[JURIST] Ukrainian authorities should review the conviction of former prime minister Yulia Tymoshenko [JURIST news archive], says a resolution [text] passed Thursday by the European Parliament that called her imprisonment [press release] “a violation of human rights and an abuse of the judiciary designed to silence Ukraine’s leading opposition politician.” Failing to do so, they say, calls the Ukrainian government’s commitment to “democracy and European values” into question and may jeopardize Ukrainian relations with the EU. Tymoshenko, who was the leader of both the 2004 Orange Revolution [CFR backgrounder] and the opposition party [party website, in Ukrainian], was convicted [JURIST report] of abuse of her power earlier this month and sentenced to seven years in prison. The court fined Tymoshenko USD $190 million and forbade her from holding political office for three years. The verdict brought harsh backlash from the international community that saw the process as purely political. Tymoshenko, who accused the court of being a “puppet” of the president, has vowed to appeal the decision.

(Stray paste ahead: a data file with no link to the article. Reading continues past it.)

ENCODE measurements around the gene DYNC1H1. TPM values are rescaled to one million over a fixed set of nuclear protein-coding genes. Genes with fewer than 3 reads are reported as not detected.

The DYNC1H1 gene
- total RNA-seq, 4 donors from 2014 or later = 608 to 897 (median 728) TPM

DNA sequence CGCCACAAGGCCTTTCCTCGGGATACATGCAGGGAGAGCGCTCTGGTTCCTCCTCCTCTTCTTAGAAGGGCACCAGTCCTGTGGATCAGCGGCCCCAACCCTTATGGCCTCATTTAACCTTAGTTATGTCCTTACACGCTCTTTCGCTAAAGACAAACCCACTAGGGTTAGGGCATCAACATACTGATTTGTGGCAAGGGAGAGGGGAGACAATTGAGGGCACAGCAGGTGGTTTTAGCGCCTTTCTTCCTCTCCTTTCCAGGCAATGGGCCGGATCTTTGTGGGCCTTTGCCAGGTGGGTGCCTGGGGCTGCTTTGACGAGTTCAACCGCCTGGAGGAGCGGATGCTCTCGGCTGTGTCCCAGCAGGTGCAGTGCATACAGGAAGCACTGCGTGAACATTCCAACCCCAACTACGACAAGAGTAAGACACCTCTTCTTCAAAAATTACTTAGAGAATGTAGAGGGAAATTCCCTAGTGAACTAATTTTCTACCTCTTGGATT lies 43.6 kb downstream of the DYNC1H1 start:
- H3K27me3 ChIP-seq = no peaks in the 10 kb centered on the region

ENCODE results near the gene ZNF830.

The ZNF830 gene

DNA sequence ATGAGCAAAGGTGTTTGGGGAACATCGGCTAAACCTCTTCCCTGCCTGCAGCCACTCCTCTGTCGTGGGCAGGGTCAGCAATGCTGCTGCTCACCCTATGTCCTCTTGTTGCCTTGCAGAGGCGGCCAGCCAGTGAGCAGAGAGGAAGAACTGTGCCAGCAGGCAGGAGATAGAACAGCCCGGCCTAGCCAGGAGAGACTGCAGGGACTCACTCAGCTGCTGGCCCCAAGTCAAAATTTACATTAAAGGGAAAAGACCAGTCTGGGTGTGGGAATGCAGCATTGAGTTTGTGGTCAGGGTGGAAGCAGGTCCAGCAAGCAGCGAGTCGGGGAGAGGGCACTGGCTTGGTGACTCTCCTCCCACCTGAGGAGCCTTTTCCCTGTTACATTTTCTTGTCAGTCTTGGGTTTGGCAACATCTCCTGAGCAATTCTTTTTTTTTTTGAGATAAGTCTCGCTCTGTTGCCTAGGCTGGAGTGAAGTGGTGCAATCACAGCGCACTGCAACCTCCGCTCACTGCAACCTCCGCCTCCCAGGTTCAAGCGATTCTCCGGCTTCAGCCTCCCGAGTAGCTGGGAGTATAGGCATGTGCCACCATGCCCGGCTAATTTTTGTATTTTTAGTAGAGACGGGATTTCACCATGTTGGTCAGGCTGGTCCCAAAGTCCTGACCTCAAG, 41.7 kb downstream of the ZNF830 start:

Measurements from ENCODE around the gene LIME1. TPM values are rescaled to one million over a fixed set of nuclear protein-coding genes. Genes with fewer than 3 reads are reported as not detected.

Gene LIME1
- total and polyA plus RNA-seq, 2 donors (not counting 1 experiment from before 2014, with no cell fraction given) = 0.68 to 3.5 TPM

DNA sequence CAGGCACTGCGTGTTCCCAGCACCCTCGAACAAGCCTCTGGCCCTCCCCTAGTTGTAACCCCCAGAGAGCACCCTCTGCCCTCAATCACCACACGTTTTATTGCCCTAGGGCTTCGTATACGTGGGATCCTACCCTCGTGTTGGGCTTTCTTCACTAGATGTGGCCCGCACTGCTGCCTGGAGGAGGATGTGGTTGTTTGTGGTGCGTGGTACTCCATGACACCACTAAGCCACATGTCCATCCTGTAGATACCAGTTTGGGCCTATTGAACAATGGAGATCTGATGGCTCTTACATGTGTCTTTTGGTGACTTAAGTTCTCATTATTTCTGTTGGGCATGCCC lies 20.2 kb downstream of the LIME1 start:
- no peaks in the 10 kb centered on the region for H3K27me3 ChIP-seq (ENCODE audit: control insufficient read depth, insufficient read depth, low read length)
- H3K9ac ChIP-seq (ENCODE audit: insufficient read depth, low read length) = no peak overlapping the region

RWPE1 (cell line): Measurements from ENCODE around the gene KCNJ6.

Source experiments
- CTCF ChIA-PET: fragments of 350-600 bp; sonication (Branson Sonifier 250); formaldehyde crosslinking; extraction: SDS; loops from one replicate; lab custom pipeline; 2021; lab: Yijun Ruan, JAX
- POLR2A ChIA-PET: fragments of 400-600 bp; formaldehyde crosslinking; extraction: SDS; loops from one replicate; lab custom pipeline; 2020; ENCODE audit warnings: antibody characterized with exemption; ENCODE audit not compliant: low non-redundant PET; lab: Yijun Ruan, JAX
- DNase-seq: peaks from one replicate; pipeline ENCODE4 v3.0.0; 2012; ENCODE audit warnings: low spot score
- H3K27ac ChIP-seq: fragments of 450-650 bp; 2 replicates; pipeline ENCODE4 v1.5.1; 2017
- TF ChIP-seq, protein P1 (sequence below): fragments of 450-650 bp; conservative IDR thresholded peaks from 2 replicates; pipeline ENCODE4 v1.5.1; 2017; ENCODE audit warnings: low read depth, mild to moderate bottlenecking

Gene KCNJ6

Relations between the EU and Ukraine appeared to be strengthening [PR Newswire report] as Ukraine was setting itself up for potential EU membership. However, conflict arose earlier this month when Tymoshenko was officially convicted of abusing her power when she signed a gas agreement with Russia that was alleged to have violated Article 365 of the Criminal Code of Ukraine [text]. Tymoshenko has filed a complaint [JURIST report] with the European Court of Human Rights [official website] calling the allegations politically engineered and contrary to the European Convention of Human Rights (ECHR) [text, PDF]. Separate charges of abuse of power were combined [JURIST report] in February with other charges of corruption that claim Tymoshenko bribed Supreme Court judges. Earlier this week, prosecutors reopened another case [Reuters report] against Tymoshenko on charges of embezzlement.